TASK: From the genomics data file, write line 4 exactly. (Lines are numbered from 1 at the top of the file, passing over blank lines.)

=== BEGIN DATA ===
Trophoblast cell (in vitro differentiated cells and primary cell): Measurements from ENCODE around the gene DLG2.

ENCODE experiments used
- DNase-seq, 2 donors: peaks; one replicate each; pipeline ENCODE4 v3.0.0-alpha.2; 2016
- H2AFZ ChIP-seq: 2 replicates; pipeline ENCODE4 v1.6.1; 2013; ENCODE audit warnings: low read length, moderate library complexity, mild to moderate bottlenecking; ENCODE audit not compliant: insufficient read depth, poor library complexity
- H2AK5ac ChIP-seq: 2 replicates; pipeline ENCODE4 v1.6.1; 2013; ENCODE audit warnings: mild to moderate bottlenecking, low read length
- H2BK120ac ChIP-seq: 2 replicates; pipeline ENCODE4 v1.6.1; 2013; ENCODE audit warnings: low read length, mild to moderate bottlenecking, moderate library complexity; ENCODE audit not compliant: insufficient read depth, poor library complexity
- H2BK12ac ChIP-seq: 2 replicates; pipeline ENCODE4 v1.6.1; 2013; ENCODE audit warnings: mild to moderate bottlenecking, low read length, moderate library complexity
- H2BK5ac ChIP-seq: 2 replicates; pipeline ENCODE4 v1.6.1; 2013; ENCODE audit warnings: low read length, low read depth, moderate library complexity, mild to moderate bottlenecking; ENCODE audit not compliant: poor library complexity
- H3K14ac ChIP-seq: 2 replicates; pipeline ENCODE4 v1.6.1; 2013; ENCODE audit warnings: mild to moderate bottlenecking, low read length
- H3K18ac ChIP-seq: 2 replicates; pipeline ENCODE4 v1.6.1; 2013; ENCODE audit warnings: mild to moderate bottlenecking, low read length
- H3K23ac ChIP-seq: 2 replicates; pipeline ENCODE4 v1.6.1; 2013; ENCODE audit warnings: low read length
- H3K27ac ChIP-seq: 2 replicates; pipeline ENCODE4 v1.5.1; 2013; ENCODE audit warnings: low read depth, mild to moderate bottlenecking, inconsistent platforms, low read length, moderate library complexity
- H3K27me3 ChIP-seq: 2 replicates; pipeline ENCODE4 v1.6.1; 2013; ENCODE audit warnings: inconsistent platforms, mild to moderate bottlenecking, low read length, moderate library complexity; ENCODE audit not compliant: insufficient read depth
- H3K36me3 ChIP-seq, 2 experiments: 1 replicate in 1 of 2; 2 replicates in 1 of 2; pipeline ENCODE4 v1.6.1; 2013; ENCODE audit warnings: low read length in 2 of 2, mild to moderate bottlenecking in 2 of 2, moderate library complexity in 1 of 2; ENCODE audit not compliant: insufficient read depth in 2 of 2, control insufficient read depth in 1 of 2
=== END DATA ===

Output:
- H2AFZ ChIP-seq: 2 replicates; pipeline ENCODE4 v1.6.1; 2013; ENCODE audit warnings: low read length, moderate library complexity, mild to moderate bottlenecking; ENCODE audit not compliant: insufficient read depth, poor library complexity